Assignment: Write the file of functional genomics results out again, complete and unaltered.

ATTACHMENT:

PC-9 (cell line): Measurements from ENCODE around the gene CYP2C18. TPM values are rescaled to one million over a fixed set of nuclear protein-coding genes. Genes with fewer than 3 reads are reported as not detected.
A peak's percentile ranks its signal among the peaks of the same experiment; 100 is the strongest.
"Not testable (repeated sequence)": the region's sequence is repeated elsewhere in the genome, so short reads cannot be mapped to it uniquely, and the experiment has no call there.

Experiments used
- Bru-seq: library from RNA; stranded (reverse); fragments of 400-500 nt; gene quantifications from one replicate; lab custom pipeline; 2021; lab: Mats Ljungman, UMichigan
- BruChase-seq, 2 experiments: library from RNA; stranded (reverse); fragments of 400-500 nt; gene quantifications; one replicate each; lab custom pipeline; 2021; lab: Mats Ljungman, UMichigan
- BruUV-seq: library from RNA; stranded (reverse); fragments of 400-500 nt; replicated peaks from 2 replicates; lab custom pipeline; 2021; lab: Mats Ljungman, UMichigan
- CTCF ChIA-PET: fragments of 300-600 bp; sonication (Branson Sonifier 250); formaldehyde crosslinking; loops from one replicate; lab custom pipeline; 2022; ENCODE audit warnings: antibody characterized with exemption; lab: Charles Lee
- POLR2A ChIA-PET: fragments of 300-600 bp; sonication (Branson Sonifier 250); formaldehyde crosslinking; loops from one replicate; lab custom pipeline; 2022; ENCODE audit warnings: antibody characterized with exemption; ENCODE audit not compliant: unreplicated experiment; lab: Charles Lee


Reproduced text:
PC-9 (cell line): Measurements from ENCODE around the gene CYP2C18. TPM values are rescaled to one million over a fixed set of nuclear protein-coding genes. Genes with fewer than 3 reads are reported as not detected.
A peak's percentile ranks its signal among the peaks of the same experiment; 100 is the strongest.
"Not testable (repeated sequence)": the region's sequence is repeated elsewhere in the genome, so short reads cannot be mapped to it uniquely, and the experiment has no call there.

Experiments used
- Bru-seq: library from RNA; stranded (reverse); fragments of 400-500 nt; gene quantifications from one replicate; lab custom pipeline; 2021; lab: Mats Ljungman, UMichigan
- BruChase-seq, 2 experiments: library from RNA; stranded (reverse); fragments of 400-500 nt; gene quantifications; one replicate each; lab custom pipeline; 2021; lab: Mats Ljungman, UMichigan
- BruUV-seq: library from RNA; stranded (reverse); fragments of 400-500 nt; replicated peaks from 2 replicates; lab custom pipeline; 2021; lab: Mats Ljungman, UMichigan
- CTCF ChIA-PET: fragments of 300-600 bp; sonication (Branson Sonifier 250); formaldehyde crosslinking; loops from one replicate; lab custom pipeline; 2022; ENCODE audit warnings: antibody characterized with exemption; lab: Charles Lee
- POLR2A ChIA-PET: fragments of 300-600 bp; sonication (Branson Sonifier 250); formaldehyde crosslinking; loops from one replicate; lab custom pipeline; 2022; ENCODE audit warnings: antibody characterized with exemption; ENCODE audit not compliant: unreplicated experiment; lab: Charles Lee